Rating: 4/5 stars
Genre: Young adult contemporary
Year Release: 2019
Source: Library audiobook
|Listened to the audiobook
Jay Reguero seeks a fairly average final semester of high school before off to college. He receives news, however, that his cousin Jun had been murdered as part of Duterte’s war on drugs. From then, he goes on a trip to the Philippines to reconnect with his family and to find his own answers behind his cousin’s murder.
This novel covers so many facets of not only contemporary life in the Philippines under Duterte’s rule but also authentic captures the experience of being the American relative coming “home.” Ribay deftly navigates the nuances that come from the cultural differences, both from Jay’s perspective and his family’s. Like Jay, I had been born in my home country and moved to America with my family not long after. There are aspects to that distance which I had not seen in other stories. Nothing in this book is presented as black and white. Jay confronts his own privileges and discovers a culture he had not had much exposure to in his Americanized life. He learns of the contradictions within his own family.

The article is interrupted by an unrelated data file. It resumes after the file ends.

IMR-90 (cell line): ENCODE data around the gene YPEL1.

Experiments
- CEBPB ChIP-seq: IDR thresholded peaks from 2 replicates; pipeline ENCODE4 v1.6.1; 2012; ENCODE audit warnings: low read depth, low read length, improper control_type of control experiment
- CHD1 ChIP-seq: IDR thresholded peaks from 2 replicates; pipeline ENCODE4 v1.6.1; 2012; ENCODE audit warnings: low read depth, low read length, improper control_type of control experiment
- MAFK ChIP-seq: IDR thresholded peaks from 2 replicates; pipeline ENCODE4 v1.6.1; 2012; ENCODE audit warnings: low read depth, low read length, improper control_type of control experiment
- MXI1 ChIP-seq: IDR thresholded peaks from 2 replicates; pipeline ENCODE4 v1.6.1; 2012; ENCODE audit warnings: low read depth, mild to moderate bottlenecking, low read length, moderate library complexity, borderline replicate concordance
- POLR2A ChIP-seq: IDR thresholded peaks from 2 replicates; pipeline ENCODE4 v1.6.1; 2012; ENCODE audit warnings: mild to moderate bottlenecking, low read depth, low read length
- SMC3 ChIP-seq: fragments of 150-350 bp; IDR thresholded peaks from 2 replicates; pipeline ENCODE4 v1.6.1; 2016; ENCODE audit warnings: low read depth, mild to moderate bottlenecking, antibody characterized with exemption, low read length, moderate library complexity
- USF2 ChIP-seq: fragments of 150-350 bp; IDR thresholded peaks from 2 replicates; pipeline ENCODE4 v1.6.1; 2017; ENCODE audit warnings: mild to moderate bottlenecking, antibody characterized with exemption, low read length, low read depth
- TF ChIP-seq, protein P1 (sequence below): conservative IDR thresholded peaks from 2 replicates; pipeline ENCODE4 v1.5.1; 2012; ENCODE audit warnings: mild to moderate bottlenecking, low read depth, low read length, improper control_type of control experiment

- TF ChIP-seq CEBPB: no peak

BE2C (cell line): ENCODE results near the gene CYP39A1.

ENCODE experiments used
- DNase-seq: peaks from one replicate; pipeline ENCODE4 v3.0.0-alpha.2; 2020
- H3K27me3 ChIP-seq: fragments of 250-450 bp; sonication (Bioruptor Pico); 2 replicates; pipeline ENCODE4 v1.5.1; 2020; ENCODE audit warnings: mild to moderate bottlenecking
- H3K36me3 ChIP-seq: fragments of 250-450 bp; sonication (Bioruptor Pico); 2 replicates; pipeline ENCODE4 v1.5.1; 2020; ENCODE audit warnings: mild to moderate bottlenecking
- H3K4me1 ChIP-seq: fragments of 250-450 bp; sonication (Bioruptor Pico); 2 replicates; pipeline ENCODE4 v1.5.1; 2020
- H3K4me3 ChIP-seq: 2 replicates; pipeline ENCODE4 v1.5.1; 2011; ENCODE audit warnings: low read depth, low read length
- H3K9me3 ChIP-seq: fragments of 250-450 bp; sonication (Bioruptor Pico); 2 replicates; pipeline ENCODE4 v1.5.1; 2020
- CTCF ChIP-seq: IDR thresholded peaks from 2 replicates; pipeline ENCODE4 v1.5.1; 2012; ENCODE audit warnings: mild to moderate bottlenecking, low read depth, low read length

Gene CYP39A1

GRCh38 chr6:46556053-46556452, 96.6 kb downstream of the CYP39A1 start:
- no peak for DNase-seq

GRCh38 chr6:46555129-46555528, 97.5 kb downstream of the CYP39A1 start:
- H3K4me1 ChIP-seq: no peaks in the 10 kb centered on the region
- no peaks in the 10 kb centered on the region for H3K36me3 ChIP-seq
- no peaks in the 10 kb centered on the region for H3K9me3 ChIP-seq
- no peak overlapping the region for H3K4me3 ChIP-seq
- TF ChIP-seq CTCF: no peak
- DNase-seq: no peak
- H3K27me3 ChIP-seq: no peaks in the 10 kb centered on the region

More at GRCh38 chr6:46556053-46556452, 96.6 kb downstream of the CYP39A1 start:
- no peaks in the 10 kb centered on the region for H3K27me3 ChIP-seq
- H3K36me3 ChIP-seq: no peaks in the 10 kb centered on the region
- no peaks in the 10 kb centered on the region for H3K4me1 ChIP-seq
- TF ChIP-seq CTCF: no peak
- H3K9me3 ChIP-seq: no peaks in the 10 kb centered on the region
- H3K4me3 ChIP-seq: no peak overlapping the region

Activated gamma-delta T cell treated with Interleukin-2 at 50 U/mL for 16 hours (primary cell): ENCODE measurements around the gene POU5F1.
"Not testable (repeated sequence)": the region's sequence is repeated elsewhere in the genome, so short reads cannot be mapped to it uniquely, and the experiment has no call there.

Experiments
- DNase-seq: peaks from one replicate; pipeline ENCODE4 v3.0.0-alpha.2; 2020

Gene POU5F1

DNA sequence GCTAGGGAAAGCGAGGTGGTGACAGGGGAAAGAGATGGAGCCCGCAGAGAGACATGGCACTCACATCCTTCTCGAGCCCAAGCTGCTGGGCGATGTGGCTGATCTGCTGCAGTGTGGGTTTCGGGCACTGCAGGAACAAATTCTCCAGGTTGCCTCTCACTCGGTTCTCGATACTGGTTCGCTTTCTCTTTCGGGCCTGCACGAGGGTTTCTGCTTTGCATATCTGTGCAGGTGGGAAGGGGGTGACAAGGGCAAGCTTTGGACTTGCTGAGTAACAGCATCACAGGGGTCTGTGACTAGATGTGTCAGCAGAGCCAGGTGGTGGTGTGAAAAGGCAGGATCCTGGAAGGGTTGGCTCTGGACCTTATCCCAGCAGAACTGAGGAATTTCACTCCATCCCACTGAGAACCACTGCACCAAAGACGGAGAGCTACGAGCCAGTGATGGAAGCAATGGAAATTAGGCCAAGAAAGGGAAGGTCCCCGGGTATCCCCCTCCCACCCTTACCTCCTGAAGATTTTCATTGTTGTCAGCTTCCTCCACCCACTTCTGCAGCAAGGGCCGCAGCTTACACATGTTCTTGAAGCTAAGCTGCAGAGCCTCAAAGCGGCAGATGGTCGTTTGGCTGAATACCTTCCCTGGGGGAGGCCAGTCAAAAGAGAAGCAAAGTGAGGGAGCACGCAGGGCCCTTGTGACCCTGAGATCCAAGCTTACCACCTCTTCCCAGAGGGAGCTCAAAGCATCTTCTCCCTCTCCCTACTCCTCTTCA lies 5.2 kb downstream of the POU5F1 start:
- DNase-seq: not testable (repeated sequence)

The layers of tension in Patron Saints of Nothing thread through from start to finish. Ribay covers a variety of viewpoints throughout the narrative in a way that feels seamless. It isn’t all bleak, however. Some of the most powerful moments in the novel are the quieter moments among the family. One of my favorites was when Jay’s aunts (good to mention that there is f/f rep in this novel) invite friends and neighbors over for karaoke.
Definitely not an easy read, but this book made me cry, laugh, and dropped my jaw on more than one occasion.